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Literacy & Numeracy?


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Hi, I am new to EYFS having moved down to FS2 in November from KS2.

 

I am struggling with the need to teach literacy and maths, but without the formality of the 'lesson' that would be taught further up school.

With the concept of 'child led' planning, do people still 'block' literacy into Units, and if so what units do you do?- I can't find a link on the Primary Strategy website anywhere.

Any ideas would be much appreciated!

 

Also, in my class I do individual sound books for each child, a personalised word box of HF words, and reading books.

Does anyone else do similar, and if so how do you manage it?

It seems most of my afternoons are taken up with sounds, word boxes and changing reading books, instead of observing, playing and interacting with my children.

 

Any advice is welcome!

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I don't block my literacy into the units from the strategy but that's not saying you shouldn't. I tend to identify the core next steps of the class and plan activities to teach these skills that can be met through a theme or interest. I ensure I do a balance of narrative, non-fictions, poetry etc over the year though. I only do 1 formal literacy based carpet session - either shared reading and/or a writing a week. Then I do phonics daily, 1 adult led CLL activity (usually guided writing) and 1 guided reading a week. I get my children to change their reading books twice a week (they do it themselves from a box of 'choice books' after they have completed their guided reading or writing activity so doesn't take any time. They take home a 'proper' levelled reading book once a week which is usually the book they have read during their guided reading session.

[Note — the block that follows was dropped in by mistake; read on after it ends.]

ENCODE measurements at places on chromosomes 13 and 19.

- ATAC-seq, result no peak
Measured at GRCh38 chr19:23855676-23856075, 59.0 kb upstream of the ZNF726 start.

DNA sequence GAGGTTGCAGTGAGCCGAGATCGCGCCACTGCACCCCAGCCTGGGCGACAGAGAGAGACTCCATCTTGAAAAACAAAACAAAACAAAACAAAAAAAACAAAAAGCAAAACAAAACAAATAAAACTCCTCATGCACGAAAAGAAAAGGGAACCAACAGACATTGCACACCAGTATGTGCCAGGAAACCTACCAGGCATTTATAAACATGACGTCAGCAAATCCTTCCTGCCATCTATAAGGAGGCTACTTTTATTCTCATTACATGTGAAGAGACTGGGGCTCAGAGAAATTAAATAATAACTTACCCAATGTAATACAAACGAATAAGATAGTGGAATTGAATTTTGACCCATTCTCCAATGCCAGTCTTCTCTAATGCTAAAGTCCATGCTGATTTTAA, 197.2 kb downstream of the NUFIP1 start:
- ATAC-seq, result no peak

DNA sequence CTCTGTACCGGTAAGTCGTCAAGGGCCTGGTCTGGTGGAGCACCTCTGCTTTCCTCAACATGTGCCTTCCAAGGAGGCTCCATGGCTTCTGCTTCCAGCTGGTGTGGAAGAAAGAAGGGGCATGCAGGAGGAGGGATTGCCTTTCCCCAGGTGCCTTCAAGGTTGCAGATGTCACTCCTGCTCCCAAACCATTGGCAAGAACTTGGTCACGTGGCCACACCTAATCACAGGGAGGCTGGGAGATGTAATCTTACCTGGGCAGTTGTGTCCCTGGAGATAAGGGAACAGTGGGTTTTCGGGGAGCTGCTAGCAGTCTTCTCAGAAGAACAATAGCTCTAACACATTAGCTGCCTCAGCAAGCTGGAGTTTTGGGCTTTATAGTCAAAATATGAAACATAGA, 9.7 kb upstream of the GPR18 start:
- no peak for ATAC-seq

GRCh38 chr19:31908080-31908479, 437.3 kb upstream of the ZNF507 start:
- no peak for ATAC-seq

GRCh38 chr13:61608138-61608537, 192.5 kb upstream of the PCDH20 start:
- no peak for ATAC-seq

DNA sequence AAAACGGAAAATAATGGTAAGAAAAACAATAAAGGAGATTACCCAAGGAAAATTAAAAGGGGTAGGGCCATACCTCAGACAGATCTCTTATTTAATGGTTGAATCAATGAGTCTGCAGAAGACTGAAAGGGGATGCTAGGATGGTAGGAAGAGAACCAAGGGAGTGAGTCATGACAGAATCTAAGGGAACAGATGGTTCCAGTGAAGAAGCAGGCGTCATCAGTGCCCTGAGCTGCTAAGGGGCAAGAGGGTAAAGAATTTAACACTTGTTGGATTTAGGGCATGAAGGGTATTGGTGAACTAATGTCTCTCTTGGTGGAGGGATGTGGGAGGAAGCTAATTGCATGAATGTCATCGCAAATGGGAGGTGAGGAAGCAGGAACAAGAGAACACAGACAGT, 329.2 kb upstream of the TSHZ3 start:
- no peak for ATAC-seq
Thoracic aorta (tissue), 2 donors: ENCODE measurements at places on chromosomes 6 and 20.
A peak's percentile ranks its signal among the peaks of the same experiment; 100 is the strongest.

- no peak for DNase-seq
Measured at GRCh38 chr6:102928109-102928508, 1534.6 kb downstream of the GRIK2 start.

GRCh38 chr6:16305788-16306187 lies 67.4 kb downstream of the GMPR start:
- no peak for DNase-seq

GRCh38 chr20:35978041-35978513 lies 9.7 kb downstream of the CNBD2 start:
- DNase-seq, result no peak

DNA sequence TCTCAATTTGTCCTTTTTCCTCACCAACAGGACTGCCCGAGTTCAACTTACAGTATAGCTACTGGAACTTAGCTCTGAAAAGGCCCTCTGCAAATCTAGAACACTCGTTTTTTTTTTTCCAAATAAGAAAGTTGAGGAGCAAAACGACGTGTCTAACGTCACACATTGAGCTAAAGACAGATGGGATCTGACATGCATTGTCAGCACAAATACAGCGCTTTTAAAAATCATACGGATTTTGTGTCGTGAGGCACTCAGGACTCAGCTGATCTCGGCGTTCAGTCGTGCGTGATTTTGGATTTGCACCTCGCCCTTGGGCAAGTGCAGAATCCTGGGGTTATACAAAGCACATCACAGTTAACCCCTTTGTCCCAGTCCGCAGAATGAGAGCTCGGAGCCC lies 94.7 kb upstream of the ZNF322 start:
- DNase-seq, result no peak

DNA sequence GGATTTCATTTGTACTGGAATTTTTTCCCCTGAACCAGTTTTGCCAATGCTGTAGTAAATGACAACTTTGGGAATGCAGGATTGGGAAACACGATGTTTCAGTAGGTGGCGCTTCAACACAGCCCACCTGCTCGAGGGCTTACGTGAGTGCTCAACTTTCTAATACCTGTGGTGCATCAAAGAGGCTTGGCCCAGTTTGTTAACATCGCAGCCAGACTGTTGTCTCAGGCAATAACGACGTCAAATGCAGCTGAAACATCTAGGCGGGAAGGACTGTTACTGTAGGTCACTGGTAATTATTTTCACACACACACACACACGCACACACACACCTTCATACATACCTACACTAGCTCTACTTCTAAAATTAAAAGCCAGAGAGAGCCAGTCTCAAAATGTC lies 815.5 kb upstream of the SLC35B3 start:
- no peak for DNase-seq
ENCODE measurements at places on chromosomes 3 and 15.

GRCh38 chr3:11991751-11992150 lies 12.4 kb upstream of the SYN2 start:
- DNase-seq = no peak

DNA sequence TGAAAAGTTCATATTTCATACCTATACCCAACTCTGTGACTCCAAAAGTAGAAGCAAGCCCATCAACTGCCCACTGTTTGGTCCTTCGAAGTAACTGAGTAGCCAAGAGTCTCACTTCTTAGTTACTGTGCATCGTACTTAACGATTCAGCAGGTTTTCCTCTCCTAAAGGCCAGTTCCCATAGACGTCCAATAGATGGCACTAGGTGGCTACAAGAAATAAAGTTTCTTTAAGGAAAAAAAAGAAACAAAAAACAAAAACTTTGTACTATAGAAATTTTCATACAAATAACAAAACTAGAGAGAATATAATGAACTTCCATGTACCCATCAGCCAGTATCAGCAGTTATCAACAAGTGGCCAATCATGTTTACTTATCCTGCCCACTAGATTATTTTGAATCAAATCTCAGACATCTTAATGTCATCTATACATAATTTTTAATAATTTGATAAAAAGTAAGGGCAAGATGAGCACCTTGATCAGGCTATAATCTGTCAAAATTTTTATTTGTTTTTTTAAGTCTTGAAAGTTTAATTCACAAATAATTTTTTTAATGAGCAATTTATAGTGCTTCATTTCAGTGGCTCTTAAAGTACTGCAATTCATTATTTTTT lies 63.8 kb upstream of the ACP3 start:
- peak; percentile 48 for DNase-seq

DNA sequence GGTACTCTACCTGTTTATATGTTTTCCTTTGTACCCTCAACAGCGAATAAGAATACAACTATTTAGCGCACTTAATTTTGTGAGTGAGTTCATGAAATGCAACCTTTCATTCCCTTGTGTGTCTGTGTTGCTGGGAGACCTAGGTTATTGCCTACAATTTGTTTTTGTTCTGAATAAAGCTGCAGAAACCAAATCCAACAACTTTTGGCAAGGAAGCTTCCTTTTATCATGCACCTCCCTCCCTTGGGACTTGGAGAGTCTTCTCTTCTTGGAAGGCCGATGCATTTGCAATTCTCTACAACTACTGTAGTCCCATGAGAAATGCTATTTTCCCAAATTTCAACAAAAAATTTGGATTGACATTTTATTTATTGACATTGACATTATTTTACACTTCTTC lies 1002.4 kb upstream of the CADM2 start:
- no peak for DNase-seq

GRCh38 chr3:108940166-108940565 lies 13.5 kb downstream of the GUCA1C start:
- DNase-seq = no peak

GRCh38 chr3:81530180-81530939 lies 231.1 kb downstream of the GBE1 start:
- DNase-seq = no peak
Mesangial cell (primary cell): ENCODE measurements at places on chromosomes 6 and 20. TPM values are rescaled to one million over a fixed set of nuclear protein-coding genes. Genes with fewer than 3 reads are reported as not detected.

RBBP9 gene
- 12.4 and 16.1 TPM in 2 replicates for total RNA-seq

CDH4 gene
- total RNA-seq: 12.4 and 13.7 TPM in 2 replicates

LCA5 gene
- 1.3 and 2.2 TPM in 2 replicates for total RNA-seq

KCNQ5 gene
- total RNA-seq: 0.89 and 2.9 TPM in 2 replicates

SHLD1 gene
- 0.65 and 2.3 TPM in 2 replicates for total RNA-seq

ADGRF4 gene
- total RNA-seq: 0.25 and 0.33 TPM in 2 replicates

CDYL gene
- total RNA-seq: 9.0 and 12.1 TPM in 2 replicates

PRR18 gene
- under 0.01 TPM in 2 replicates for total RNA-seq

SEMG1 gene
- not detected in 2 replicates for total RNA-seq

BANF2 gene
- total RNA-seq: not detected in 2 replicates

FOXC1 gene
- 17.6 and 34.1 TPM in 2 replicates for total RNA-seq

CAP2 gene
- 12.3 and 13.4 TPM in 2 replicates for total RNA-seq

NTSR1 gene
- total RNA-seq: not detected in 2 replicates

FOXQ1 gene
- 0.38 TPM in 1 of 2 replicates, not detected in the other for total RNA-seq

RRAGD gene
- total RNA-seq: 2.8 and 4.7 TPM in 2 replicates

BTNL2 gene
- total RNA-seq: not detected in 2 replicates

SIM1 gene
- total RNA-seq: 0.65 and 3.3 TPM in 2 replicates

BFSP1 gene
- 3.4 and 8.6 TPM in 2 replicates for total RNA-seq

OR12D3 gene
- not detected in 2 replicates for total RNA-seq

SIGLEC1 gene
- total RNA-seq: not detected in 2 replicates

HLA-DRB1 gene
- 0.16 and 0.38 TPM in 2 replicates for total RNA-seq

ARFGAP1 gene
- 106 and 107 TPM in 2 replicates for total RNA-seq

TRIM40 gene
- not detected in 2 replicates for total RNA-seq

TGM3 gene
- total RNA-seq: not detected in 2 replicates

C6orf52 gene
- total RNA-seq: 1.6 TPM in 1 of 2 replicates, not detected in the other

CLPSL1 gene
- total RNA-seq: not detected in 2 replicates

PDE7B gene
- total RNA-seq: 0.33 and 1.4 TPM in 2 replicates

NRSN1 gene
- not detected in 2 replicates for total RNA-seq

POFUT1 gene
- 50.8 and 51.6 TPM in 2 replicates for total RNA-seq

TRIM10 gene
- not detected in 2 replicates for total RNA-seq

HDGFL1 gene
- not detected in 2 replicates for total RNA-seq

I do sound and word books too, children hand them in on a friday and I check them on a one-to-one basis with them on friday morning as I have a parent helper in that day so have an extra pair of hands.

 

It works for me! Hope that is useful. x

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Hiya

We do pretty much the same in terms of whole class carpet sessions, but do work with children individually with their levelled reading book (which also goes home) once a week in addition to guided reading group work. Literacy does pretty much take over, especially this term, but we view it as a necessary tool for independence so it is a choice we have made, and we go for total immersion pretty much.

We don't use the literacy strategy as a planning tool, but plan from the EYFS objectives directly, building in progression and breadth as we go through the year.

We do struggle with writing as it seems to lag far behind reading and phonic attainment; children take a long time to grasp the mechanics of letter formation, orientation of text and writing conventions so we begin with captions and gradually introduce punctuation and finger spaces with lots of modelling. And then confuse everything by introducing different forms! Writing is often cross-curicular to give it a purpose - describing a cooking investigation or recording a design for a 'junk' model for example - depends very much on what our weekly/fortnightly topic is. We spend time with each child writing individually during the first term or so, and gradually reduce the level of support as they become more confident.

We have a writing area in each class where children are free to mark-make as they like, with lots of visual support around should they choose to use it, and a pleasing number do. Outside we have chalks and water with big paintbrushes and writing trolleys etc and againg children use these happily and are proud of their efforts - often a talking point as they cross the playground with carers at hometime.

It does feel asthough everything revolves around literacy sometimes, but keep smiling and they will get there!

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